Rebuilding Haiti: The dependency, the hurdles and the pitfalls
During his visit here in March Haitian President and sitting Caribbean Community (CARICOM) Chairman Michel Martelly provided confirmation of what we already knew …that more than three years after a devastating earthquake that claimed thousands of lives and wreaked monumental physical damage, the country still faces a long and arduous journey on the road to recovery. It is likely that Mr. Martelly’s entire presidential term will be spent seeking material around the world for his country’s rebuilding process.
During his stay in Georgetown the Haitian President made an appeal for local and regional private sector investment in his country, pointing out that this was one way in which the CARICOM countries could support his country’s rebuilding effort. What Haiti needs, Martelly was quoted by the Government Information Agency (GINA) as saying, are “investments that can bring jobs to Haitians. Instead of having Haitians come here looking for jobs, why don’t entrepreneurs from here go to Haiti and create these jobs and both countries can benefit?”
Not surprisingly, there has been no real response from the private sector here in Guyana to the Haitian President’s call for investment. While, conceivably, there might be niches in the construction and some service sectors, local businesses are unlikely to be queuing up to invest in Haiti. Their apprehension would have to do, chiefly, with a lack of any real familiarity with the Haitian business culture.
In November 2011 the Inter-American Development Bank hosted a major investment seminar in Port-au-Prince where the Caribbean was represented. There has been no feedback from which the extent of CARICOM interest in investing in Haiti can be reliably gauged. That same year regional private sector umbrella bodies and business entities met separately to discuss possible roles that CARICOM countries could make in helping to rebuild Haiti. At that time it was envisaged that entities in the construction, agriculture, agro-business and food distribution sectors, among others, might secure contracts funded by bilateral and multilateral donor sources that would enable them not only to support the restoration effort in Haiti but also to consolidate their own portfolios by being able to work alongside major international firms operating in Haiti.
Not a great deal has been heard subsequently about what at the time was being touted as a coordinated effort by CARICOM countries to throw themselves into the Haiti rebuilding effort. One might have expected that there would have been a robust region-wide effort – possibly coordinated by the CARICOM Secretariat to mount an initiative aimed at ensuring a strong regional contingent as part of the private sector firms from various parts of the world that would have found their way to Haiti in the wake of the earthquake.
The other circumstance that appeared to militate against the likelihood of CARICOM private sector entities making any significant imprint on the rebuilding effort was the bureaucratic complexities associated with securing contracts for jobs in Haiti, given what we are told are the procedures and protocols associated with being able to work on projects funded by bilateral aid to Haiti.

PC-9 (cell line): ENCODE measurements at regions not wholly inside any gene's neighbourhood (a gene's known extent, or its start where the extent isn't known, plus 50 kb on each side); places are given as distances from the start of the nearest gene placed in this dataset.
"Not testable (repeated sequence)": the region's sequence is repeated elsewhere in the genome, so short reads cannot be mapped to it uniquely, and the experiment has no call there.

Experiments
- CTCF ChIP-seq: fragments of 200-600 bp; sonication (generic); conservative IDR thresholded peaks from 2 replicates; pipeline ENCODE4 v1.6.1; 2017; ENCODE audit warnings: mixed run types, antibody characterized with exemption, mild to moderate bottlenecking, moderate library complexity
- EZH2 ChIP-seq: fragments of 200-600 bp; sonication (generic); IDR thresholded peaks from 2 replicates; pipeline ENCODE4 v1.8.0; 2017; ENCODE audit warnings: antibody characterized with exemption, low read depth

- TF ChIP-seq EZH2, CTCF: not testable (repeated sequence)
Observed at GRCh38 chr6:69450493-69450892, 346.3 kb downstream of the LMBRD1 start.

In the wake of President Martelly’s visit here the Washington-based think tank Centre for Economic and Policy Research (CEPR) has published a report that paints a picture of troubling anomalies in the disbursement of US funds for the restoration of Haiti. CEPR’s primary focus appears to be on alleged inefficiencies associated with audits and evaluations. According to the report of the US$1.5 billion in US contracts awarded so far more than 50 per cent of these went to “the top 10 recipients of global USAID awards.”
CPER also makes the point that contrary to the expectations of the Haitian government and people Haitian contractors have benefitted from just over US$28 million in contracts while foreign contractors who have received the lion’s share of the contracts have hired far fewer Haitians than promised. More than that the report asserts that goals associated with the execution of projects have gone unmet, grantees have received inadequate supervision, and USAID had not conducted internal financial reviews of contractors. It names the giant American company Chemonics International as being the major beneficiary of US rebuilding contracts in Haiti.
What, according to the CEPR report is also missing from those rebuilding projects in Haiti financed by the US is the practice that has now become commonplace in aid-related situations of increasing local procurement and working closely with host countries. Apparently, foreign contractors are also the beneficiaries of most of the procurement associated with projects even in cases where local contractors can meet the requirements.
Beyond the physical damage, the February 2010 earthquake has caused Haiti to slip even deeper into a quagmire of dependency associated with the need to reach out to countries and organizations in order to bring an end to the misery of the people there in the shortest possible time. Three years on the rebuilding process grinds on, ponderously, impeded by myriad hurdles and hindrances that render the Martelly administration powerless to do much more than watch the process unfold.